November 8, 2007
Avoidance Actions for the Benefit of Whom?
Two recent cases have discussed the concept of "recovery for the benefit of the estate" and have permitted avoidance actions to proceed even though nothing will be paid to unsecured creditors irrespective of the result. Both results are probably right given the specific facts of the case.
In Calpine Corp.v. Rosetta Resources, Inc. (In re Calpine), --- B.R. ---, 2007 WL 3119786 (Bkrtcy.S.D.N.Y. Oct. 27, 2007) Judge Burton Lifland, considering a FRBP 12(b)(6) motion, ruled that the debtor may proceed in its attempt to avoid its own prepetition transfer of assets to certain insiders even though unsecured creditors were going to be paid in full with interest irrespective of the result. He agreed that unsecured creditors must receive some benefit from the recovery but that does not necessarily mean in the form of payment. Here, some creditors were receiving stock under the Plan of Reorganization and therefore to the extent that the recovery benefited the debtor, it benefited the unsecured creditors. In any event, he agreed that the debtor would have to show benefit at trial to prevail.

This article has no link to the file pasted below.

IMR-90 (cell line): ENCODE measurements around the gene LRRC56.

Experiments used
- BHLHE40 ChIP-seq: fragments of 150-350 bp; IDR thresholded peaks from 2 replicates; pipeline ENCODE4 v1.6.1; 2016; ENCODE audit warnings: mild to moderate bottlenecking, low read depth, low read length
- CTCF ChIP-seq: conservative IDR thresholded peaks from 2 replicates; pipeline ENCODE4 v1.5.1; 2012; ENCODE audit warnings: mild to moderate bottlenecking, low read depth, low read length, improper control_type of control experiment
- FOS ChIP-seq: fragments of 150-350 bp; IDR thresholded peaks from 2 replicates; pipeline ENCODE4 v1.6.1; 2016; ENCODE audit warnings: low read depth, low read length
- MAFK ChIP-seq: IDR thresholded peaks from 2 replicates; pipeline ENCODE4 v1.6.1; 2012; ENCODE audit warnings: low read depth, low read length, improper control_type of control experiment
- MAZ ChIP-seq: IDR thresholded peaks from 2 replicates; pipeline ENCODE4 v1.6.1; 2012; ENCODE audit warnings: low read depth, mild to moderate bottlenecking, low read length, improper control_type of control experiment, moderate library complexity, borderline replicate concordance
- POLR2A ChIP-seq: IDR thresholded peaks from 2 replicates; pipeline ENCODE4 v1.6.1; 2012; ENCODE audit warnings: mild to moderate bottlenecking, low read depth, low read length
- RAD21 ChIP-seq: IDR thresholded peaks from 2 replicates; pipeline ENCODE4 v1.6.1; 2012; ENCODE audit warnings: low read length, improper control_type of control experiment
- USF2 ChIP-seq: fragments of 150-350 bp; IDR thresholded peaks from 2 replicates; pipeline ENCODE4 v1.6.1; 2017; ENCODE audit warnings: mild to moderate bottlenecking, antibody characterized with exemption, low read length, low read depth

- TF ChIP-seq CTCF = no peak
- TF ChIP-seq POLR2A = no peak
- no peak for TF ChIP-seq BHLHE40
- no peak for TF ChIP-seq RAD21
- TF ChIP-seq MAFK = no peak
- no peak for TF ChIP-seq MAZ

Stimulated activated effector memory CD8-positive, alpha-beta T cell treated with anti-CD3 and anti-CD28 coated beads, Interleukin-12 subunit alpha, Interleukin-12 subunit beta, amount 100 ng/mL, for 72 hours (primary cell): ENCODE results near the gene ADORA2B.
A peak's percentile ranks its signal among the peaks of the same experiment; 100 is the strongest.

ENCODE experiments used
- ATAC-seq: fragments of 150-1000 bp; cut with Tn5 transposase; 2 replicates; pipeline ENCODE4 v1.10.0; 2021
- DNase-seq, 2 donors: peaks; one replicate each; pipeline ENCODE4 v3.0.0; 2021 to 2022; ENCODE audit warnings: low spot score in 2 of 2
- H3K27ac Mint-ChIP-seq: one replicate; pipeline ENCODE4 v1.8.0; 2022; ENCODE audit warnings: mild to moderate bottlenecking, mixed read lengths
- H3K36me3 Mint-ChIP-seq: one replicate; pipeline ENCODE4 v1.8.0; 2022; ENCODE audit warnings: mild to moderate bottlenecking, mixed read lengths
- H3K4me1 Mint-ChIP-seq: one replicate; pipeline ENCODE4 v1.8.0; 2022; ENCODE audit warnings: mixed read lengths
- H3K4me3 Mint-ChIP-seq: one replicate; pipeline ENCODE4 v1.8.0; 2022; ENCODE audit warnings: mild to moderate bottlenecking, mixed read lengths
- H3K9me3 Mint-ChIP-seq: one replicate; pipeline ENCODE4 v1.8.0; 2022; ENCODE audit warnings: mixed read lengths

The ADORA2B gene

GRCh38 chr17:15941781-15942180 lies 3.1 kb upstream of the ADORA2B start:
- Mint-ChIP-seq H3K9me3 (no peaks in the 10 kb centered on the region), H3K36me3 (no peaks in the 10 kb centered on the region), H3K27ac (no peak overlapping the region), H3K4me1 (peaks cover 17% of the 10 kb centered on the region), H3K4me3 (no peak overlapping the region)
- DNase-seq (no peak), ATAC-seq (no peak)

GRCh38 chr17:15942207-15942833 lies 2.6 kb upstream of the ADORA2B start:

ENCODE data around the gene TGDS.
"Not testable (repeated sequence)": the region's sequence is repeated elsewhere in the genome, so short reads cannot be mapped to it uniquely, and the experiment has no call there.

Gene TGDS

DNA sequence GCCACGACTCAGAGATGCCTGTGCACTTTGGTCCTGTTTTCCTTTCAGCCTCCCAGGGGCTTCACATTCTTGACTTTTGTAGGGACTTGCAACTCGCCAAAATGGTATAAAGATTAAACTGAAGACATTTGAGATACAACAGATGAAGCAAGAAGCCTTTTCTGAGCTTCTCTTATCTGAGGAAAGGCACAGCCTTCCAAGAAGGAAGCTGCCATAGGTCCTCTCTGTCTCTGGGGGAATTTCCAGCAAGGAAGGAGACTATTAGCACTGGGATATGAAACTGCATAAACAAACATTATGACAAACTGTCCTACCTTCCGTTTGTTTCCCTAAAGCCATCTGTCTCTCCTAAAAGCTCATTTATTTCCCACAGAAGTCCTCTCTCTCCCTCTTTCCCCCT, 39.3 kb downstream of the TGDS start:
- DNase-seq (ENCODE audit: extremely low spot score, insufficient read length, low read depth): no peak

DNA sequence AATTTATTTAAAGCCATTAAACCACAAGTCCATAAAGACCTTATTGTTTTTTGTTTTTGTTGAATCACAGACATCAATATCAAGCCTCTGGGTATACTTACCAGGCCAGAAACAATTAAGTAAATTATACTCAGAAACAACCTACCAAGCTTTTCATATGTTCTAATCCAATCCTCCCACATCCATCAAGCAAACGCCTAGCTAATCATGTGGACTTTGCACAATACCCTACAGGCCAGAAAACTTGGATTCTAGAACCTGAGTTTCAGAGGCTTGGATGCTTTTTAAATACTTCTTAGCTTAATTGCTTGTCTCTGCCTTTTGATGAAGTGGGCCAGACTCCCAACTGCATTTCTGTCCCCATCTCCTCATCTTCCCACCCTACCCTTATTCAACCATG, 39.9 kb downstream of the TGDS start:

In Gonzales v. Conagra Grocery Products (In re Furr's Supermarkets, Inc.) 373 B.R. 691 (10th Cir.BAP (N.M.) Aug. 2007) the BAP affirmed a recovery against the recipient of a preference even though the funds would go only to a secured creditor which had a lien on avoidance actions and to administrative expenses. The BAP said that payment of administrative expenses incurred before and after the conversion of the case from chapter 11 to chapter 7 was a "benefit to the estate." The trustee anticipated significant recovery after payment of the secured creditor which funds would then go to administrative expenses and that was sufficient.
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